Nancy Pelosi Admits That Congress Is Scared Of The CIA
from the well-that's-revealing dept
In response to Senator Dianne Feinstein's speech last week calling out the CIA for spying on her staffers, Rep. Nancy Pelosi was asked to comment and gave what might be the most revealing comments to date as to why Congress is so scared of the CIA:
“I salute Sen. Feinstein,” Pelosi said at her weekly news conference of the chairwoman of the Senate Intelligence Committee. “I’ll tell you, you take on the intelligence community, you’re a person of courage, and she does not do that lightly. Not without evidence, and when I say evidence, documentation of what it is that she is putting forth.”A few months back, the ACLU had posted something questioning whether or not the intelligence community might be blackmailing Congress. And, quite frequently when we write about the intelligence community, we see suggestions in the comments that certain politicians probably cover for the NSA and CIA because they know what those agencies "have on them." I've always dismissed those kinds of claims as being a bit far-fetched, even if they have plenty of historical precedent. So far, there's certainly been no direct evidence of that happening.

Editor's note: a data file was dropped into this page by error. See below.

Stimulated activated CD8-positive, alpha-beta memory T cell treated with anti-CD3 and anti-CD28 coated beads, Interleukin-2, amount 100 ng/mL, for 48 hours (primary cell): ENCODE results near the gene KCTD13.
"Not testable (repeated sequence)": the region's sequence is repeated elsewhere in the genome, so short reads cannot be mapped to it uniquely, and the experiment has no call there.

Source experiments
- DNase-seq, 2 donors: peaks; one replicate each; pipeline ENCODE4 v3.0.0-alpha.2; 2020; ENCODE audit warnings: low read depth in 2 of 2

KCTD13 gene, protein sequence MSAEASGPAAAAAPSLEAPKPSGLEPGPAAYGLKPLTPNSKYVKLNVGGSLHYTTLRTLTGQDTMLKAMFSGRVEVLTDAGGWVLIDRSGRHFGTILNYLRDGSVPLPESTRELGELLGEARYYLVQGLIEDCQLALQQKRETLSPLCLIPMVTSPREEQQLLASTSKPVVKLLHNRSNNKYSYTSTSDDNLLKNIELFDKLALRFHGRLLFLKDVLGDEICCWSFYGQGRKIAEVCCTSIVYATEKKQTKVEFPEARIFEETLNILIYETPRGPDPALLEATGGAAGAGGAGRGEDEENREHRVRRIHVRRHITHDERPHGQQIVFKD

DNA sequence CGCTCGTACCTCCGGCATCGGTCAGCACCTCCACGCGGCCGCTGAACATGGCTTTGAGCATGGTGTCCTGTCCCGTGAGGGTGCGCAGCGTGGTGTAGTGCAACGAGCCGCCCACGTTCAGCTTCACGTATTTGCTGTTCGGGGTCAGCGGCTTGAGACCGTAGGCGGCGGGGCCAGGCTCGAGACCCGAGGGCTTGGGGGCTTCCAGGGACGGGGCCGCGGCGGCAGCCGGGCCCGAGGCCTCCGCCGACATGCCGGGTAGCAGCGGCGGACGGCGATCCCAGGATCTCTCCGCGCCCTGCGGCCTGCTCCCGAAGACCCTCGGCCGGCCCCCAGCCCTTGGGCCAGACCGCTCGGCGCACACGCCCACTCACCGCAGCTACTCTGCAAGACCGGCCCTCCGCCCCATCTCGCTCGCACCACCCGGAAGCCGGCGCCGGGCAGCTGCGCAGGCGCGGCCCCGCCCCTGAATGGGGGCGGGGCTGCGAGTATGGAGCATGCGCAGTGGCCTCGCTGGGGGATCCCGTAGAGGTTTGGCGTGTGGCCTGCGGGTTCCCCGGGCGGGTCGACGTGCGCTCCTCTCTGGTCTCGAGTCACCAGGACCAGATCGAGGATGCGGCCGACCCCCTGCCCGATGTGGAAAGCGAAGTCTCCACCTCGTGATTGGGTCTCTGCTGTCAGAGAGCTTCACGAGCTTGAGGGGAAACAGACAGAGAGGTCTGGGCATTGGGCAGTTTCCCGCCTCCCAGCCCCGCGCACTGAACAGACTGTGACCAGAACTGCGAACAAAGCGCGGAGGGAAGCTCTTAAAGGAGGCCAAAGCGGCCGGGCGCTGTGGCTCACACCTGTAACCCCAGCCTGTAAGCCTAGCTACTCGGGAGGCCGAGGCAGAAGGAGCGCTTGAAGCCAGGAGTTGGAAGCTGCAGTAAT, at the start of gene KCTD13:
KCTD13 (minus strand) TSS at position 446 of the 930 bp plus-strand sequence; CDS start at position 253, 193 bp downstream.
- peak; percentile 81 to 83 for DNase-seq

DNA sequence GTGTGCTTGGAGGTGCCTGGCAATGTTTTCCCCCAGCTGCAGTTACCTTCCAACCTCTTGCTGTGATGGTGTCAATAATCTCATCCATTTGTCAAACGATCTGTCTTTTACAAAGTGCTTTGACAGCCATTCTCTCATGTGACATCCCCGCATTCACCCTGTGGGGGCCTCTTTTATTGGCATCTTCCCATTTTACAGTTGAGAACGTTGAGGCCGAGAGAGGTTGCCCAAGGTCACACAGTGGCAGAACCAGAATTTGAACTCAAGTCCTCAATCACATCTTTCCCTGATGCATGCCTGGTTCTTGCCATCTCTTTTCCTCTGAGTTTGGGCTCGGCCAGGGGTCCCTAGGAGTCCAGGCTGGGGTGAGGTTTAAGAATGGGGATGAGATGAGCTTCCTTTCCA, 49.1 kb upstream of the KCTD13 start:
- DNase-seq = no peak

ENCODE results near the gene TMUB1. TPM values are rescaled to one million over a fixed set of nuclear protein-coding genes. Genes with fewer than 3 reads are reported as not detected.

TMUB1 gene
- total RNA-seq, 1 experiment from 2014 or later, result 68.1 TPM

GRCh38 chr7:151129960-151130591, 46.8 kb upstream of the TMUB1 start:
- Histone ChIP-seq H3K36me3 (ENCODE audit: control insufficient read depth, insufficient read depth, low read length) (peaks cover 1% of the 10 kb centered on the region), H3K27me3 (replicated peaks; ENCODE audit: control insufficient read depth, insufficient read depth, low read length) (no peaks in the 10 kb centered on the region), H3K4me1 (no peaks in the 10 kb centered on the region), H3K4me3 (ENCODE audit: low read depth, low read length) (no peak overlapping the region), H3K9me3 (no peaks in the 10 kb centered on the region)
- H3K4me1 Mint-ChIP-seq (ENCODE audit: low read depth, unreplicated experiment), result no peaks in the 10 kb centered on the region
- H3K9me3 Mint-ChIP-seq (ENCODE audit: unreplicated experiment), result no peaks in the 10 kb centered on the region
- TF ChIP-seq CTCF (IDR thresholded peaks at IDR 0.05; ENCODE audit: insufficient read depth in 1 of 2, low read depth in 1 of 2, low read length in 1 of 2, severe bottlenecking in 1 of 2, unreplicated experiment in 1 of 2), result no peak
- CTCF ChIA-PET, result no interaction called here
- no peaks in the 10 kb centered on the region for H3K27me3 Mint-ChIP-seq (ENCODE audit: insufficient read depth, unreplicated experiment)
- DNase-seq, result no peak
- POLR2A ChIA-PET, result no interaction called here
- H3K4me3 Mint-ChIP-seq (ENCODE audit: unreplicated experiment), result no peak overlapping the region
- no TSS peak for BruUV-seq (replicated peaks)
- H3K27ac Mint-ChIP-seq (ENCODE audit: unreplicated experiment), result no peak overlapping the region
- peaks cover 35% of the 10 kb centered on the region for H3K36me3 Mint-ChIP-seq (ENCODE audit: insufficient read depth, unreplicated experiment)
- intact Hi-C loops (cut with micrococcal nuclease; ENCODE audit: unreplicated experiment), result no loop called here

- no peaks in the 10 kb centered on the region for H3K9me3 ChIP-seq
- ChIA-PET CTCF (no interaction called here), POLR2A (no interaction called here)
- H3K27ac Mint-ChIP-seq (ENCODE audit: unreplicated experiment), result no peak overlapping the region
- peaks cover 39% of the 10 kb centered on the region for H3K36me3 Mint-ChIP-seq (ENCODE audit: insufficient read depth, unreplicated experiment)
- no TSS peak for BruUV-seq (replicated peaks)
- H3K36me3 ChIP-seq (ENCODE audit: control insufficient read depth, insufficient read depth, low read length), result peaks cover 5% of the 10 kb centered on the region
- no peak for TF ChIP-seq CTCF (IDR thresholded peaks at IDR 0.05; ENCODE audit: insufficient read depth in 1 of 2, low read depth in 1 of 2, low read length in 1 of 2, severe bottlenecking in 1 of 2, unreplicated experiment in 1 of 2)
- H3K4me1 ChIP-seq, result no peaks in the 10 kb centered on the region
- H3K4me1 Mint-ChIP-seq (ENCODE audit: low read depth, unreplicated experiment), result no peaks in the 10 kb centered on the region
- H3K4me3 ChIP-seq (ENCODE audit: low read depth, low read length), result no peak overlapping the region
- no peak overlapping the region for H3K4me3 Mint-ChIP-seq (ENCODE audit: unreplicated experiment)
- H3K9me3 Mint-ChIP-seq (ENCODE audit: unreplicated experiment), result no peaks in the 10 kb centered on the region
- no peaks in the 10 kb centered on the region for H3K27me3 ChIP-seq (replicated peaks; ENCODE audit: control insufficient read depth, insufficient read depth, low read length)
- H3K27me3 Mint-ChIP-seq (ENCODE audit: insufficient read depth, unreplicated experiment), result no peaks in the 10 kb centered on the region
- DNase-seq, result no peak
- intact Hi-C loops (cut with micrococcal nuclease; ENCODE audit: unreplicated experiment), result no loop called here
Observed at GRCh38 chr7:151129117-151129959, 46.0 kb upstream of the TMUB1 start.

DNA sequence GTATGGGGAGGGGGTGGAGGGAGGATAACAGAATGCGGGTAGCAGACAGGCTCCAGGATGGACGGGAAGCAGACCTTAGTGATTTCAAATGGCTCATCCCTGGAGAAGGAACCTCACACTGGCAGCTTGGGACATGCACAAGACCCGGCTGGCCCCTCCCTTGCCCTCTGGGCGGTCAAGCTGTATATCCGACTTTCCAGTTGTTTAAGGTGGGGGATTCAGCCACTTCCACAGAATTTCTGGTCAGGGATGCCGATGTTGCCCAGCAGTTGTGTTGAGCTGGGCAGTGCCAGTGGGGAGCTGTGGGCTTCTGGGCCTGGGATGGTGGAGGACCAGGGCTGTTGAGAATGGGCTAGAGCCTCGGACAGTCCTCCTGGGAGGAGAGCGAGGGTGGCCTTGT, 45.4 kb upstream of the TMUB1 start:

Pelosi added that she has always fought for checks and balances on CIA activity and its interactions with Congress: “You don’t fight it without a price because they come after you and they don’t always tell the truth.
And yet... Pelosi's comments certainly seem to hint at even more nefarious activity by the intelligence community against politicians who dare to actually do the job of oversight. The point of that ACLU post linked above is that, even if it's not happening, the fact that we can't definitively rule it out is a serious problem for democracy. And just the fact that some of the most powerful members of Congress, who are theoretically in charge of oversight, are now publicly admitting that they're scared of how the CIA fights back when they take them on, suggests that the intelligence community really is rotten to the core. And Congressional oversight, as it stands today, is clearly not able to deal with the issue by itself.